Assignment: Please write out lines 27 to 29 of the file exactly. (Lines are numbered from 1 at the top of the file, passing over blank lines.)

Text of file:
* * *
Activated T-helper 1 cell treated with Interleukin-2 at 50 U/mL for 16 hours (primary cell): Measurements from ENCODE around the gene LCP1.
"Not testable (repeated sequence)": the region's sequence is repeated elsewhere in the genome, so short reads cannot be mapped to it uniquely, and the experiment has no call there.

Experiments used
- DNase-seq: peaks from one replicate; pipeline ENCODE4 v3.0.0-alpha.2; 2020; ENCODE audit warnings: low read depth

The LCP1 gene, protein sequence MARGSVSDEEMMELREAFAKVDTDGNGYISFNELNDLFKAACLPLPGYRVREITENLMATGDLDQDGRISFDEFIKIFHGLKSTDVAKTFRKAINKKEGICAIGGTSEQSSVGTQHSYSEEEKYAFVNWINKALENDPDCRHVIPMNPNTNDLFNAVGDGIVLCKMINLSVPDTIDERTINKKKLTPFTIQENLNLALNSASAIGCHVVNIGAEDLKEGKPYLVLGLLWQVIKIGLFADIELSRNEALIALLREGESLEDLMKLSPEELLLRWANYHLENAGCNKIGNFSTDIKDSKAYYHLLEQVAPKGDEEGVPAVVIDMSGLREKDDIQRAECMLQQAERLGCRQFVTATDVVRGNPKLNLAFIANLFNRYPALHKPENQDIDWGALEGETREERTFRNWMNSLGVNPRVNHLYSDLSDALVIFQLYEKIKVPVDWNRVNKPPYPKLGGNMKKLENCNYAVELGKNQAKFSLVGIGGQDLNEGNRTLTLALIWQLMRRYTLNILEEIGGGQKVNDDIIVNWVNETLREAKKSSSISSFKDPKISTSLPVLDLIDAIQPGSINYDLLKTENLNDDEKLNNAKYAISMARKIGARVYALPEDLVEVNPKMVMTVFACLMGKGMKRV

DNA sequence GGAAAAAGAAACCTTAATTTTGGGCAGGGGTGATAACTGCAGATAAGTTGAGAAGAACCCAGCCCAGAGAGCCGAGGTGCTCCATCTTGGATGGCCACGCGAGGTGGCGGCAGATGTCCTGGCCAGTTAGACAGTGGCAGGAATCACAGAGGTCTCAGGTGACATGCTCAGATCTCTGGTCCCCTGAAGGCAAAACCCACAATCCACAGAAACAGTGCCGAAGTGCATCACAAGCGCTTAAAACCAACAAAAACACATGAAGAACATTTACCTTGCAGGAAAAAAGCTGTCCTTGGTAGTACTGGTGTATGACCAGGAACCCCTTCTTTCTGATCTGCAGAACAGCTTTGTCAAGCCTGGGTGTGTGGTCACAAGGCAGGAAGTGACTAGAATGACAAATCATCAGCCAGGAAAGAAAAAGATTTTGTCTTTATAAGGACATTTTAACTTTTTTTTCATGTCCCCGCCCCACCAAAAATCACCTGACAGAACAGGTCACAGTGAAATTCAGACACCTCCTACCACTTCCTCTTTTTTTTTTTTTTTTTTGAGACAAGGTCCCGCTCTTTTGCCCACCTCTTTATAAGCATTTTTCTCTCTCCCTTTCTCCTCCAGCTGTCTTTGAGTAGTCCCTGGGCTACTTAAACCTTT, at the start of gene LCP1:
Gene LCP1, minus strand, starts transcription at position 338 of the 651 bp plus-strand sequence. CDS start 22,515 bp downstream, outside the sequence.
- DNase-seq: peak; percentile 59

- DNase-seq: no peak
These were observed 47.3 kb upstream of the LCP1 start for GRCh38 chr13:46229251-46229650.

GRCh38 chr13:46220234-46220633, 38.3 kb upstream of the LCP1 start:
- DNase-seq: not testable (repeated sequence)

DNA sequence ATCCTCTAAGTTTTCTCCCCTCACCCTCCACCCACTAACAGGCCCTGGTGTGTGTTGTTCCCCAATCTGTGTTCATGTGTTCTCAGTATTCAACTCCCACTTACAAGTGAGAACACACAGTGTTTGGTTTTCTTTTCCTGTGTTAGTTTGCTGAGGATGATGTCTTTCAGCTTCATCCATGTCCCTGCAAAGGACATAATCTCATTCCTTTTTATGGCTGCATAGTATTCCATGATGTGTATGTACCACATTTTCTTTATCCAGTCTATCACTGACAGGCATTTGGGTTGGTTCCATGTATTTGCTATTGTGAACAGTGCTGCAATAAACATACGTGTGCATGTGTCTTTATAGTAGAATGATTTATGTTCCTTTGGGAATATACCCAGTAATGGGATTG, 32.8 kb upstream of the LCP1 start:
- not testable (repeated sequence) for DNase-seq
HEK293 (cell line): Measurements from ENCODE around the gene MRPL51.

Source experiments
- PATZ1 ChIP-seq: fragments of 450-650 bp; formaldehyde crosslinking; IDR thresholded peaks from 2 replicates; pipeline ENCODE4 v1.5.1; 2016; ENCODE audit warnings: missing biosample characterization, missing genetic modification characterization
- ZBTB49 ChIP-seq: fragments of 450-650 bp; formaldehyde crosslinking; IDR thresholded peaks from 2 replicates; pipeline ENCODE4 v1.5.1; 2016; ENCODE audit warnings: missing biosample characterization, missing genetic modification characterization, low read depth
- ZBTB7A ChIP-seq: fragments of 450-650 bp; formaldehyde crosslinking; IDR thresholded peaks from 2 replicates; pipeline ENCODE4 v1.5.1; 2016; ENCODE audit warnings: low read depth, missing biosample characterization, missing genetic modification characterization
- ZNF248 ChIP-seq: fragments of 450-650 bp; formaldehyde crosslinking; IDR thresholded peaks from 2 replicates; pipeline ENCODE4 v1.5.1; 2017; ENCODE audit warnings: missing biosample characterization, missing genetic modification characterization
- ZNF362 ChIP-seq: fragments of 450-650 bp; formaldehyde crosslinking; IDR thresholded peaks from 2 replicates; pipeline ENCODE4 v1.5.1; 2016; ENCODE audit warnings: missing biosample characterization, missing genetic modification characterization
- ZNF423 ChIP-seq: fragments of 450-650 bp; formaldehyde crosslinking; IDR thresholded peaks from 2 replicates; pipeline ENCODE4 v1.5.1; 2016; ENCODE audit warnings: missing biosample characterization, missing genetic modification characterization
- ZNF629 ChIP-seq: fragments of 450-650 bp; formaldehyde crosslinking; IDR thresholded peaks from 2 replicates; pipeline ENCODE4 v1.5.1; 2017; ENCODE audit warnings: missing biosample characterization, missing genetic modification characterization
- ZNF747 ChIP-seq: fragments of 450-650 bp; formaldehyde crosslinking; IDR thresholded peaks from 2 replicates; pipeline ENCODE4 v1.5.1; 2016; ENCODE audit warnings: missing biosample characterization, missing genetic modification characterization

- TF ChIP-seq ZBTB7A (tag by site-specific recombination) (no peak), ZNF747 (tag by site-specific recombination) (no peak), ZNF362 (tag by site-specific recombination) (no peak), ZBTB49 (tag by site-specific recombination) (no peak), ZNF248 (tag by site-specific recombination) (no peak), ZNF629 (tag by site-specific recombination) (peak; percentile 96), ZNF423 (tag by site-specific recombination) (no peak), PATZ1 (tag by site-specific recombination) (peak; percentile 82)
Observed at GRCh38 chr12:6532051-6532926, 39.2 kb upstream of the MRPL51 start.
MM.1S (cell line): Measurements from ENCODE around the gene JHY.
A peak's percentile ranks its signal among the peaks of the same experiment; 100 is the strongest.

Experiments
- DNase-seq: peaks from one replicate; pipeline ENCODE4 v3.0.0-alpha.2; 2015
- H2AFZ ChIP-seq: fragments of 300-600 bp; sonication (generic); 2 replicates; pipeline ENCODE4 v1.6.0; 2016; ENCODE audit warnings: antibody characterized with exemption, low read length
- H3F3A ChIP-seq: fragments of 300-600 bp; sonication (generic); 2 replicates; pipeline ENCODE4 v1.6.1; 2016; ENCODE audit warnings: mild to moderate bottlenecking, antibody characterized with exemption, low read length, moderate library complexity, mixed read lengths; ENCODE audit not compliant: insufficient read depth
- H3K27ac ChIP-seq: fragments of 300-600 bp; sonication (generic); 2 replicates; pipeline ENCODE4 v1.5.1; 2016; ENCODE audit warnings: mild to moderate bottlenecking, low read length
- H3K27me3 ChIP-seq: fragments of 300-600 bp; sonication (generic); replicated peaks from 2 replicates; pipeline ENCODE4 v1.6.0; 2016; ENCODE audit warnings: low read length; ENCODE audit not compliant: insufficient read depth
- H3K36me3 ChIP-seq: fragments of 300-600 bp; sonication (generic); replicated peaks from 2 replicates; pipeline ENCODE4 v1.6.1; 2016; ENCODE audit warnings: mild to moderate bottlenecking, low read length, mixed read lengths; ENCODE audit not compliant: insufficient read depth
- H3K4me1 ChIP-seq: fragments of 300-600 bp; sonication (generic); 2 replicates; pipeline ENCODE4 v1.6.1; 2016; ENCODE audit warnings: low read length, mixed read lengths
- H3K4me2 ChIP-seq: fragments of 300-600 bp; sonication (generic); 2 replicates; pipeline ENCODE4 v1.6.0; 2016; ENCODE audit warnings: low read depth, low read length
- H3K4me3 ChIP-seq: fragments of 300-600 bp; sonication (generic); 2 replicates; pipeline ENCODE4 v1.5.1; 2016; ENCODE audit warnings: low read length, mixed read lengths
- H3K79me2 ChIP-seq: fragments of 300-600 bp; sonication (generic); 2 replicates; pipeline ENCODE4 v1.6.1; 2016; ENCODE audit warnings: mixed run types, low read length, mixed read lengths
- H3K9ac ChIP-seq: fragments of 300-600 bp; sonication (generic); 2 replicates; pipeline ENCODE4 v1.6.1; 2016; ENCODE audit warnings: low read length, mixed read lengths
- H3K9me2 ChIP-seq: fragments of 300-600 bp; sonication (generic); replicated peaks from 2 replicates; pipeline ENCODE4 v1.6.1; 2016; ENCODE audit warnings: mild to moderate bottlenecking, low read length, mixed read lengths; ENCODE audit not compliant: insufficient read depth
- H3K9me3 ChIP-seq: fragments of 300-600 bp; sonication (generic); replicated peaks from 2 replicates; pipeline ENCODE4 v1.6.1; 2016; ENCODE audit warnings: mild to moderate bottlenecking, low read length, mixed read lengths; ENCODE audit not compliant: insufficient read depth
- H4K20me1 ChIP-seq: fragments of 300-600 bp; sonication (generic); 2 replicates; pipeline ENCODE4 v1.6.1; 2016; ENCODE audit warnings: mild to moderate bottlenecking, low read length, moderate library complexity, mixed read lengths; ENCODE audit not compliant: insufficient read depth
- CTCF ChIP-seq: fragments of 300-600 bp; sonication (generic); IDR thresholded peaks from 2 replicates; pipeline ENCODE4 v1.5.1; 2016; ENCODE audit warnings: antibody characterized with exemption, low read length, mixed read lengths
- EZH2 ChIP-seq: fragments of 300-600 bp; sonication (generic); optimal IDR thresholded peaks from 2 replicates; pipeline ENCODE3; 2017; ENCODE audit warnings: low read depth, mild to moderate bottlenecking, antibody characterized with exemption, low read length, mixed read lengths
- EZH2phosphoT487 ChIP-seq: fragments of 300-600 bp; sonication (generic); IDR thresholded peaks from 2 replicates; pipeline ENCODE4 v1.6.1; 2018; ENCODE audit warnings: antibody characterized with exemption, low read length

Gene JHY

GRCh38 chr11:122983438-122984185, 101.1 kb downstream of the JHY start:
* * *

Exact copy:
MM.1S (cell line): Measurements from ENCODE around the gene JHY.
A peak's percentile ranks its signal among the peaks of the same experiment; 100 is the strongest.

Experiments